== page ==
The Government has been accused of working against renewable energy by boosting subsidies for fossil fuels such as gas and diesel. This comes following plans to outlaw diesel and petrol cars and turn the UK towards a carbon neutral heating economy for the future.
According to the Renewable Energy Association:
“The Government maintains a de-facto ban on onshore wind, large-scale solar and biomass deployment by not funding “Pot 1” of the Contracts-for-Difference auctions and ending Feed in Tariffs for smaller generation.”
The Association says this comes in addition to cuts to renewable energy such as the lowering of the Feed in Tariff back in 2016. All of this has led to much less investment in the sector over the last few years, something that could be highly damaging for the future.
The Capacity Market Auction is intended to secure the future of the energy market for 2018 by paying for backup power generation capacity. Of the power secured during the auction, three quarters is gas with renewables only getting 6% and 2% for storage.
This has led some experts to wonder if the Government is serious about green energy and its future in the UK. There’s also the news that MPs are not looking to create any new spending on renewables beyond 2021. It has led to accusations that the Tories talk a good plan but aren’t willing to follow it through. To some, the results of the auction point create a situation where fossil fuels are being unfairly propped up by subsidies – something the Government is fond of saying that renewable energy has to learn to do if it was going to be viable.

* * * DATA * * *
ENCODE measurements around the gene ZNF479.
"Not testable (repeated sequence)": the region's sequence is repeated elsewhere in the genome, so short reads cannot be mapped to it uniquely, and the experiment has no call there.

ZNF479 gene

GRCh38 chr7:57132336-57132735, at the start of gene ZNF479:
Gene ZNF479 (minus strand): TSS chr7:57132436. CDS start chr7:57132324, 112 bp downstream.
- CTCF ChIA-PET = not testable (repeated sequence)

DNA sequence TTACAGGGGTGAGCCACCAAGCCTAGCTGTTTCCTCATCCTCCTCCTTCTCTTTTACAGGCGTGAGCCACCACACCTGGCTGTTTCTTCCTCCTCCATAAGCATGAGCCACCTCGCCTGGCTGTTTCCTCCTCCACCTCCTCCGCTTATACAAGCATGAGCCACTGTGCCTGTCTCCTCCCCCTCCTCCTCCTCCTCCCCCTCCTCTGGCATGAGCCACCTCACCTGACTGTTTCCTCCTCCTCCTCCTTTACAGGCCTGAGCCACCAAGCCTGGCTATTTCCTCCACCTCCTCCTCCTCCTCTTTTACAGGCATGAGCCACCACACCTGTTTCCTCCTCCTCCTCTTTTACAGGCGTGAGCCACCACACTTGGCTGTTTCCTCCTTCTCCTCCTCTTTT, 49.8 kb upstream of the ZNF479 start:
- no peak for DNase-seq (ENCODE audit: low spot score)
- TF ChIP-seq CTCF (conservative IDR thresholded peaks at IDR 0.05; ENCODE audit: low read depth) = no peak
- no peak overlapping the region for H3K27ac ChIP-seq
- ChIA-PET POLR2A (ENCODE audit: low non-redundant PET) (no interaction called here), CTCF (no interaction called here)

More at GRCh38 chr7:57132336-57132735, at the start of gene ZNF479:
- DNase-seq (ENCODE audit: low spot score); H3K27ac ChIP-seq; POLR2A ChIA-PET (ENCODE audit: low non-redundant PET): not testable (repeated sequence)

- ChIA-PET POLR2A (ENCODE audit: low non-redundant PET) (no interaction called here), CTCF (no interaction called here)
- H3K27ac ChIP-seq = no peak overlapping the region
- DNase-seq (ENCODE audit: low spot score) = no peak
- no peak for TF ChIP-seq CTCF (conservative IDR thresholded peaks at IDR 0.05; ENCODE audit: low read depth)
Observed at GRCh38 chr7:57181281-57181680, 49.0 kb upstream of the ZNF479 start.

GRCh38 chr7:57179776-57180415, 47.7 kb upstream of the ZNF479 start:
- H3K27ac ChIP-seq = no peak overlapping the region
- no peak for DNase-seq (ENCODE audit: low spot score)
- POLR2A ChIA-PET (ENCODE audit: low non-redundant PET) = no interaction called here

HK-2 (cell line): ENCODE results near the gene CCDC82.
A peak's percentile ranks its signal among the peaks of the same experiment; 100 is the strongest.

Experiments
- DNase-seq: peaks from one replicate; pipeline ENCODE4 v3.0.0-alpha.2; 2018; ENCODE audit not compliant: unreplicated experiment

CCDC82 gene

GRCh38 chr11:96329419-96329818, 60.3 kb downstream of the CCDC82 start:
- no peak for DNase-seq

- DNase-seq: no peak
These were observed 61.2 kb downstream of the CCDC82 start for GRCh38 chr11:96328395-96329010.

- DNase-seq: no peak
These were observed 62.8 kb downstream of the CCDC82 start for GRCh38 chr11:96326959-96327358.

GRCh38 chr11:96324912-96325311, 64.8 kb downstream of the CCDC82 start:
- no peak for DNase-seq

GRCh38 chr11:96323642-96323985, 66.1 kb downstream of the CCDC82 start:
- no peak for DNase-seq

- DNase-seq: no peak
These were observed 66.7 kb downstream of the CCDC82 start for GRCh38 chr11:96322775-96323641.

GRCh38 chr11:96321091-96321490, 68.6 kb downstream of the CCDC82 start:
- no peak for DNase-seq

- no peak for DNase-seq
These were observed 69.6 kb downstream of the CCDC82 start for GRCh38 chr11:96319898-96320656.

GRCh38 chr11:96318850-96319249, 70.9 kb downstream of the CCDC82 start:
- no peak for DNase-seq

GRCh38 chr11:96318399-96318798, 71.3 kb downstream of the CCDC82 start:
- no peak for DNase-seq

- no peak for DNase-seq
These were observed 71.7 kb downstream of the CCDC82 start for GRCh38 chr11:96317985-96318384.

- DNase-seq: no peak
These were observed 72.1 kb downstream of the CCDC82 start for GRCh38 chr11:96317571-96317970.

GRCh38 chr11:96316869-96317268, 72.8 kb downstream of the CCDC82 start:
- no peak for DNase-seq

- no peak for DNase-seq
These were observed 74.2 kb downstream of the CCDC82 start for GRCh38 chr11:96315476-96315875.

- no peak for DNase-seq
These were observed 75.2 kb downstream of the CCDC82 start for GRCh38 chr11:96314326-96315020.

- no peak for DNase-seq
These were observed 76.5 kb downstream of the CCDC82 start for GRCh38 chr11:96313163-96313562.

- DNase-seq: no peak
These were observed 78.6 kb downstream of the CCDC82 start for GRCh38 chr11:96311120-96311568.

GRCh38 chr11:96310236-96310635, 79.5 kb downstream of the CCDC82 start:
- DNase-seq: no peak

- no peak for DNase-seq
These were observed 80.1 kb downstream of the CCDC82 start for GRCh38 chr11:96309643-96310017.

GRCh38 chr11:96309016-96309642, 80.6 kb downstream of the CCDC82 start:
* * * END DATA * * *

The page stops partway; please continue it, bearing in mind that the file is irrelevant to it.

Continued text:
A survey last year by the Government found that just 5% of people were either strongly opposed or moderately opposed to renewable energy with the vast majority in favour of new, clean technology. The Government will, of course, point to the fact that they have bolstered the Renewable Heat Incentive to promote low carbon heating and are investing in research and development for battery storage. Stalling on infrastructure such as the Swansea tidal lagoon and investment in the Hinkley Point nuclear power station, however, are seen as signs that many in the Tory party are not as enthusiastic as the general public about clean energy.
According to the Guardian last year, while many parts of the EU were set to meet its targets for 2020, the UK was lagging some way behind. Of course, the UK isn’t the only one struggling to meet the grade and bring on cleaner energy but the fact that the Government has stopped insisting that it will meet the deadline undoubtedly points to a lack of will, something that seems to have solidified in the aftermath of the Brexit decision.
Despite that, the UK has just gone through it’s greenest year and has been reducing emissions more than many of it’s G7 counterparts. Officials point to the dropping cost of renewables that make it more likely to survive without subsidies. According to Green Energy News, however, the Government needs to have clear and coordinated plans in place if we are going to let renewables take centre stage:
“For the UK, a strong, coherent, and consistent set of policies are required to accelerate growth and to help ensure that the UK reaches its emissions targets while simultaneously creating powerful new industries that generate good jobs for years to come.”
Like their Brexit policy, however, the clean energy agenda seems to be a mix of uncoordinated strategies that don’t really add up to a clear, coherent policy. This could prove problematic as we move into the next decade, especially if other countries start to move ahead at a greater pace.